The Anonymous Widower

Improving Lewisham Station

In the June 2016 Edition of Modern Railways, there was an article entitled Turning South London Orange.

One of the proposals is to try to sort out Lewisham station.

My mother used to tell me never to go South of the Thames as you’ll get lost. Perhaps she had Lewisham in mind, as just look at this Google Map of the lines through the station.

Lines Through Lewisham

Lines Through Lewisham

The rail lines in the Lewisham area are.

  • The lines to the West of the map is the South Eastern Main Line from Charing Cross to Dover and Folkestone.
  • The line curving down from the station to the South Eastern Main Line is the Hayes Line, which meets it in a complicated junction.
  • Going off to the East from the station is the North Kent Line.

Was the designer of the lines in this area having a laugh, as it must make running trains through Lewisham in an efficient manner extremely difficult.

I also assume that anybody going to and from Dover, can’t change trains at Lewisham, unless they an force a window and jump out.

In order to try to improve matters, the Centre for London report is proposing Lewisham South interchange platforms on the South Eastern Main Line, which are connected to the main station using a travelator running alongside the Hayes Line.

The thinking behind all this is detailed in this document from JRC consultants.

Some major points and recommendation from the document include.

  • There are too many flat junctions and other track problems.
  • The service levels from the area into London is erratic and nowhere near TfL’s oreferred level of four trains per hour.
  • Getting to and from anywhere other than the City or Central London in the peak can be difficult.
  • Connectivity to Lewisham to get the DLR to Canary Wharf could be improved.
  • Southeastern’s commuter services should be taken over by TfL.
  • Extending the East London Line to Lewisham wll be difficult and expensive, if not impossible.

The document also includes a map of the proposed travelator on Page 14.

It shows the travelator curving along the Eastern side of the Hayes Line to an island platform on the South Eastern Main Lines.

It also says this.

However a southern location closer to Lewisham High Street, placed over the Hayes branch line, in low value or empty land on the slow lines alongside Parks Bridge Junction and north of the Courthill loop, would permit a 12-car island platform connected into the Lewisham Interchange and making that much more of a hub station. A direct entrance to the southern part of Lewisham High Street could also be opened up. A travelator alongside the Hayes line, in several segments, would link to the interchange in 540 metres and also provide fast access to Lewisham shopping centre at an intermediate point.

This Google Map shows the area from the current Lewisham Interchange to the proposed Lewisham South.

LewishamStation4

Note the blue roofs of the DLR station at the top of the map and the crossing by the South Eastern Main Line of the Hayes Line at the bottom, where it is surrounded by green space.

To get a better feel for the area. I took these pictures ass I walked from where the South Eastern Main Line crosses the High Street back to the station.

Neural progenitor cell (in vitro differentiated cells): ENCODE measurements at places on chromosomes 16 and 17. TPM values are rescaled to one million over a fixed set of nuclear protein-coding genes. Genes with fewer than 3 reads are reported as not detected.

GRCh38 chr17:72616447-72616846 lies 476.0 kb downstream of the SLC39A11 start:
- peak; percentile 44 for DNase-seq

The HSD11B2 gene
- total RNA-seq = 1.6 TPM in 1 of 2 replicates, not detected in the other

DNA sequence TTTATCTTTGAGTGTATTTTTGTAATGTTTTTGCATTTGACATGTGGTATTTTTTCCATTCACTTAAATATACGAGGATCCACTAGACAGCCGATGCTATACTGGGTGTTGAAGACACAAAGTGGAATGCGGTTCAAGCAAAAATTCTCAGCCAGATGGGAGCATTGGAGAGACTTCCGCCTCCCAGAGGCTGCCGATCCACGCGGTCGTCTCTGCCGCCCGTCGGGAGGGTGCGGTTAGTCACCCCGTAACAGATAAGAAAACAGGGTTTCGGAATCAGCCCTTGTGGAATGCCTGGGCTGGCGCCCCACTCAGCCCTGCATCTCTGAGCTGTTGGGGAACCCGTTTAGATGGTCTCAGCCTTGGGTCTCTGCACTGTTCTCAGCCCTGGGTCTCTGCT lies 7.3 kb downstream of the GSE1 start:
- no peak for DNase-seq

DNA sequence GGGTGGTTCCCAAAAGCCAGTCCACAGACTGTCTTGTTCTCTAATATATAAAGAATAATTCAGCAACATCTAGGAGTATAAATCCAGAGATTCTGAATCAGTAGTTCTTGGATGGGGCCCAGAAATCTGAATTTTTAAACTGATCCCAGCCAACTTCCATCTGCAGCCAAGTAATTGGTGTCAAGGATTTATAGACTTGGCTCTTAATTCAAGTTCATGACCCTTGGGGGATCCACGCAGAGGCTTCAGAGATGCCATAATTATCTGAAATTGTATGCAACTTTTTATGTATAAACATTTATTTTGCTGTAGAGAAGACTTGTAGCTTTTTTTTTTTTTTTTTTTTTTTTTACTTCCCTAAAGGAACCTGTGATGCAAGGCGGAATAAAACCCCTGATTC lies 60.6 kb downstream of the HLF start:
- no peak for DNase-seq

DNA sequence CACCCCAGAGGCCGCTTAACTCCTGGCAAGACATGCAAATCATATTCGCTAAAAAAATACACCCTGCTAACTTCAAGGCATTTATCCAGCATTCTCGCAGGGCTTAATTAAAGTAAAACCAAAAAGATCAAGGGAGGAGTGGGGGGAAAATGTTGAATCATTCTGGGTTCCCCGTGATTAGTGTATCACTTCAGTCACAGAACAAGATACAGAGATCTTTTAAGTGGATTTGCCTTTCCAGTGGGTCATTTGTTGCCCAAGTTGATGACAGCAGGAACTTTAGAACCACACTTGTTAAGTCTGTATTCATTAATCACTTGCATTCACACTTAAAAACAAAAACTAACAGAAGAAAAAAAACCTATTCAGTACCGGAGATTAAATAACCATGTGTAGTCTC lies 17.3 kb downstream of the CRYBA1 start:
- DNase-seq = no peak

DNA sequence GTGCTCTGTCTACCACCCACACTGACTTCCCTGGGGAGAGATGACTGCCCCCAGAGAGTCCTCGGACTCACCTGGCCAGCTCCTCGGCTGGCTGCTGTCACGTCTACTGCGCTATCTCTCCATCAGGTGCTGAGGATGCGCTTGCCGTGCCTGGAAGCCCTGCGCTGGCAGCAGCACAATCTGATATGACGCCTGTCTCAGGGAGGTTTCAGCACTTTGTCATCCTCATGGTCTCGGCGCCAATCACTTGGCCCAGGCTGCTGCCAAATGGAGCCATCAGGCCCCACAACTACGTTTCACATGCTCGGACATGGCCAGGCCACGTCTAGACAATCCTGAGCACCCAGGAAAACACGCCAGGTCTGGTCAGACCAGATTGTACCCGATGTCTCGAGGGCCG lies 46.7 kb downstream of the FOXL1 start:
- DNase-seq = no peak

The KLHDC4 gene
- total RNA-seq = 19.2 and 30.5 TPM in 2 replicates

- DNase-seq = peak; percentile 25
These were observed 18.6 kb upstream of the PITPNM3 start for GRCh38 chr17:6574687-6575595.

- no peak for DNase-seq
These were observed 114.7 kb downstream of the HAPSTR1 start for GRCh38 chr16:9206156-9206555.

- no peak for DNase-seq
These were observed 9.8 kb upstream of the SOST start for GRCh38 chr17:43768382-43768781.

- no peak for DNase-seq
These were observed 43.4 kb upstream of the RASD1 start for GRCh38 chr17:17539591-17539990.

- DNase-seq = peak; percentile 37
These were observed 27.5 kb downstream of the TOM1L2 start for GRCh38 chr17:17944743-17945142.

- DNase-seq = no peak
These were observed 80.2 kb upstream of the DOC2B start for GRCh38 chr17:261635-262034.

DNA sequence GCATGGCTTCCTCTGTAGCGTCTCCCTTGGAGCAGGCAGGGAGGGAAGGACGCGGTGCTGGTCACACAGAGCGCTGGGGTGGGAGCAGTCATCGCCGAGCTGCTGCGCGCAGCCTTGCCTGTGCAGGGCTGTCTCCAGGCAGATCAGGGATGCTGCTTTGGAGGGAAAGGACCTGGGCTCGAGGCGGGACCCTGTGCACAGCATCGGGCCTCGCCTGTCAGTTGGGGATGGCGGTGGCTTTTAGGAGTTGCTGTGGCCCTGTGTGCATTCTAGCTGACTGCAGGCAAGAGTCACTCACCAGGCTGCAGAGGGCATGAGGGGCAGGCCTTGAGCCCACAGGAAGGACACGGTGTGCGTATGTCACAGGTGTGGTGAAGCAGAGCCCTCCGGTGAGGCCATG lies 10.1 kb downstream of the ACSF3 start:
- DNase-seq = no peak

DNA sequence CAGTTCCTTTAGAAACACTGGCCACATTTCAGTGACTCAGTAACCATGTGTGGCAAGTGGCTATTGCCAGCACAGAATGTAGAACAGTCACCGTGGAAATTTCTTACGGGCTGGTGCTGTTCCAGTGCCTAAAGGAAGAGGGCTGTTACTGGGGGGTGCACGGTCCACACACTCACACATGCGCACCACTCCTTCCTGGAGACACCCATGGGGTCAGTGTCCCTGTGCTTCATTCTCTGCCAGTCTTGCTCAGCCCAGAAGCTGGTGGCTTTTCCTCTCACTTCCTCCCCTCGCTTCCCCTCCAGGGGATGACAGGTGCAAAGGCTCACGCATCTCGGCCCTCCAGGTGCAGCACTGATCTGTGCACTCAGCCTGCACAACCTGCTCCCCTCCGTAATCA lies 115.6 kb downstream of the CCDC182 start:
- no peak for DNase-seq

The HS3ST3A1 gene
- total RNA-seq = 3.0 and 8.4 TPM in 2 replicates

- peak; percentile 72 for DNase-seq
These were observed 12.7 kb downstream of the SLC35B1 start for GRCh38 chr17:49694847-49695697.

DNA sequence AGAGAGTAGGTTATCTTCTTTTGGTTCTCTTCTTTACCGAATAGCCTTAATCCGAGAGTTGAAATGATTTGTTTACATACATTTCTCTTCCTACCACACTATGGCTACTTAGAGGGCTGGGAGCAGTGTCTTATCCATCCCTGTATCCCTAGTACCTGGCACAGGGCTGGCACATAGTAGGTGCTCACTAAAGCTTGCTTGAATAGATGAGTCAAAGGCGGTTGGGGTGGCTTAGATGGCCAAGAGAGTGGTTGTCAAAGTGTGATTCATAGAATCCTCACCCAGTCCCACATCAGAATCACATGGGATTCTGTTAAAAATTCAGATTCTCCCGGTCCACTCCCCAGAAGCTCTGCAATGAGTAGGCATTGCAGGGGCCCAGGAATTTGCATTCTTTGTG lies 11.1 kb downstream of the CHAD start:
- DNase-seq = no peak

After this walk along the dual-carriageway from the Western end of Lewisham High Street to the station, I certainly think that a better walk could be created.

Let’s hope that when the current construction and road works are complete, that the current walking route between the station, the Shopping Centre and Lewisham High Street is improved.

What disappointed me was that surely better use of the Ravensbourne River, which I called a Hidden Waterway in the pictures. This Google Map shows how it twists and turns through the area.

The Ravensbourne River Through Lewisham

The Ravensbourne River Through Lewisham

I certainly think something better can be done.

For those who think a travelator is a bit naff, the JRC report also suggests that the DLR could be extended.

Consider.

  • If it’s worth extending the DLR  to Lewisham South, perhaps it should go further.
  • One of the themes of the JRC report is prudence and affordability, which I think pushes the author to the travelator solution.
  • The travelator route may make it easier to serve the Shopping Centre.
  • A travelator might make it easier to catch the buses on the other side of the Shopping Centre, which every time I go to Lewsiham, I seem to have to do.

I also think that to extend the DLR would probably involve some impressive engineering to get over the roads by the station, whereas a walking route/travelator might even start from or beside the Hayes Line platform (2) on the bridge over the road. The latter option would mean that at the station end, all of the lifts are there for step free access to the other platforms.

I also think that not many passengers would want to transfer between Platform 1 at Lewisham station and the Lewisham South platforms, so starting the walkway from Platform 2, which has a level connection to Platform 3 and good connections to the DLR, would not be a bad idea.

Overall, I don’t think we make enough use of travelators and outside escalators.

But I do like the idea of the new platforms at Lewisham South and a travelator.

Something will have to be done at Lewisham, before the Bakerloo Line is extended to the area.

May 27, 2016 - Posted by | Transport | , , , ,

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